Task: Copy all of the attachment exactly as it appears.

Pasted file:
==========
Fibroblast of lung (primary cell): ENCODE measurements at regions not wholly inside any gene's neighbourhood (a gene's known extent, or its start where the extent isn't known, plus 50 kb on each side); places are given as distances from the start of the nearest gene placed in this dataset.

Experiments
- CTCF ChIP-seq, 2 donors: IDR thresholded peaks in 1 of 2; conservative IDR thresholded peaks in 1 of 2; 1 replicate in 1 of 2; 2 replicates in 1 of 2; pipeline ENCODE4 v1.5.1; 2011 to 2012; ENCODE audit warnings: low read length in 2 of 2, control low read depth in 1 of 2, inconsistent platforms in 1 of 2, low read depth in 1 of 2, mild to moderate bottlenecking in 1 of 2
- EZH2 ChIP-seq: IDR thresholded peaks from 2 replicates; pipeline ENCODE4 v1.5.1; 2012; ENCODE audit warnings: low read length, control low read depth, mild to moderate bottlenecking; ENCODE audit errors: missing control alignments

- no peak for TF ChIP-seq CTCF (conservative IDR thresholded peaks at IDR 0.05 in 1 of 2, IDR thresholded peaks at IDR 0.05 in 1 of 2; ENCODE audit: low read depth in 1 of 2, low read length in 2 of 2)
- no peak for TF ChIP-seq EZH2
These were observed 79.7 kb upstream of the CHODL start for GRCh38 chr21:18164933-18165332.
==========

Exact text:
Fibroblast of lung (primary cell): ENCODE measurements at regions not wholly inside any gene's neighbourhood (a gene's known extent, or its start where the extent isn't known, plus 50 kb on each side); places are given as distances from the start of the nearest gene placed in this dataset.

Experiments
- CTCF ChIP-seq, 2 donors: IDR thresholded peaks in 1 of 2; conservative IDR thresholded peaks in 1 of 2; 1 replicate in 1 of 2; 2 replicates in 1 of 2; pipeline ENCODE4 v1.5.1; 2011 to 2012; ENCODE audit warnings: low read length in 2 of 2, control low read depth in 1 of 2, inconsistent platforms in 1 of 2, low read depth in 1 of 2, mild to moderate bottlenecking in 1 of 2
- EZH2 ChIP-seq: IDR thresholded peaks from 2 replicates; pipeline ENCODE4 v1.5.1; 2012; ENCODE audit warnings: low read length, control low read depth, mild to moderate bottlenecking; ENCODE audit errors: missing control alignments

- no peak for TF ChIP-seq CTCF (conservative IDR thresholded peaks at IDR 0.05 in 1 of 2, IDR thresholded peaks at IDR 0.05 in 1 of 2; ENCODE audit: low read depth in 1 of 2, low read length in 2 of 2)
- no peak for TF ChIP-seq EZH2
These were observed 79.7 kb upstream of the CHODL start for GRCh38 chr21:18164933-18165332.